Our board-certified orthopedic surgeons leverage a wealth of experience with the latest in surgical technology to deliver exceptional care. Orthopedic surgery can treat a variety of musculoskeletal injuries in all extremities, including the shoulders, knees, hands, feet, and elbows.
We begin by using non-restrictive-MRIs and digital X-Rays to evaluate the nature and severity of the injury before surgery. The specific treatment offered depends on the severity of the injury, and can range from a limited application of anesthetics to total replacement of original joints at the elbow or knee with prosthesis.
Orthopedic Surgery Procedures
Here are just some of the procedures available from our board-certified orthopedic surgeons.
ACL surgery is meant to reconstruct the ligaments in the center of the knee to restore mobility. Our surgeons perform this procedure in conjunction with a knee arthroscopy to identify any other damaged tissues and ligaments.
Like all other forms of surgery, anesthesia will be applied beforehand. During the procedure, a small incision is made in the patient’s knee, and your surgeon will use a shaver or other medical instruments to remove the torn ligament.
The replacement ligament can either be derived from your own tissue or from that of a donor. Once the procedure is finished, the incision is closed using sutures and dressing.
In an arthroscopy, your orthopedic surgeon applies local anesthesia to the injured area, then inserts a narrow tube attached to a fiber-optic video camera through a small incision. This inside view of your joint allows your surgeon to identify damage.
Arthroscopies can be used to help diagnose injuries in joints including the knee, shoulder, elbow, ankle, hip, and wrist when x-rays prove insufficient.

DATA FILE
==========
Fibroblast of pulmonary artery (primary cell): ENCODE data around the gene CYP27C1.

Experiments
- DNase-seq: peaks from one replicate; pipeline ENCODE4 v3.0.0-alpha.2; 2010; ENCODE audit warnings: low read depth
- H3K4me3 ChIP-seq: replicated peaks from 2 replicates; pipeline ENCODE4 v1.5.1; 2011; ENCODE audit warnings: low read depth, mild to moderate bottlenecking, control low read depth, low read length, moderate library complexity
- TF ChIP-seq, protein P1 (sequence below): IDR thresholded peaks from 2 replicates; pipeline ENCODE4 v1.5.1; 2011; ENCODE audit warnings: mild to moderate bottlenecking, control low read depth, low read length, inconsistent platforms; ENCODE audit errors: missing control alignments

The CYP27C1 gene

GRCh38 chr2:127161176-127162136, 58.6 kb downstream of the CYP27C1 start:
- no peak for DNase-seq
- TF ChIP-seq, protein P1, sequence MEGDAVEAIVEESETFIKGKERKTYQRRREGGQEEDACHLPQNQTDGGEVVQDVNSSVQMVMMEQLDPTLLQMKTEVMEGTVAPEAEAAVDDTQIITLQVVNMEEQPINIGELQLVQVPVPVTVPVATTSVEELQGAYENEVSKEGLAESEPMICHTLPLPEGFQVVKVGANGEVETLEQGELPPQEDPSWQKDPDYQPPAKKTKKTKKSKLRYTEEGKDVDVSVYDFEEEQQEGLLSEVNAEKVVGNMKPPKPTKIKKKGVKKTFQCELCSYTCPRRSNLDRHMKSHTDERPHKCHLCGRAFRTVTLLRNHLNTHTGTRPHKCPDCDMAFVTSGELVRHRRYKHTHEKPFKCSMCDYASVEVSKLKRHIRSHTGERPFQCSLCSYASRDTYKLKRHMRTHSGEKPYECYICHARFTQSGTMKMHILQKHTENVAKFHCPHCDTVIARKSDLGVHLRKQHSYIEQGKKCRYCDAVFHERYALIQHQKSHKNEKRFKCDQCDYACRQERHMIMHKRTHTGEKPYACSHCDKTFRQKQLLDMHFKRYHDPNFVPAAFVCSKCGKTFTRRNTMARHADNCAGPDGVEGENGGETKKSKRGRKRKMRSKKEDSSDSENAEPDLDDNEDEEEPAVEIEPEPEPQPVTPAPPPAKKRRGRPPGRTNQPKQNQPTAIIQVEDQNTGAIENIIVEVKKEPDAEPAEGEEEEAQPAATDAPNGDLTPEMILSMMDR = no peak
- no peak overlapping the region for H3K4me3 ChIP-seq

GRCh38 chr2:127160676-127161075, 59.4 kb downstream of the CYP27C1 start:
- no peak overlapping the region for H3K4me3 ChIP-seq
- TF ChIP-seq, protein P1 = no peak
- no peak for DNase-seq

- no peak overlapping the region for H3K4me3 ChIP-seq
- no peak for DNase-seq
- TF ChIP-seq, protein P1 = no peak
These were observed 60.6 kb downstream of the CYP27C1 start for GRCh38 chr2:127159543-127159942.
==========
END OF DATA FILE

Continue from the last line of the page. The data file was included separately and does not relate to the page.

Total Joint Replacement
In a total joint replacement procedure, we surgically remove the damaged joint and replace it with a prosthesis made of metal, plastic, or ceramic.
Hip and knee replacements are the most common target for this type of surgery. However, other injury sites that may require total joint replacement include the ankle, wrist, shoulder, and elbow joints.
Total joint replacement surgeries can take up to two hours with the patient under general anesthesia.
Carpal Tunnel Release
In more severe cases, overuse can lead to carpal tunnel syndrome. For patients suffering from carpal tunnel syndrome, we offer a procedure called carpal tunnel release.
In a carpal tunnel release, your surgeon makes an incision in the palm of your hand, over the carpal tunnel ligament. They will then cut the ligament to relieve pressure on the median nerve.
This is an in-patient surgery, and you’ll typically be able to go home on the same day. After the procedure, you must wear bandages and a splint for one to two weeks.
Our Orthopedic Surgery Team
Thomas Riley, MD
Board Certified Orthopedic Surgeon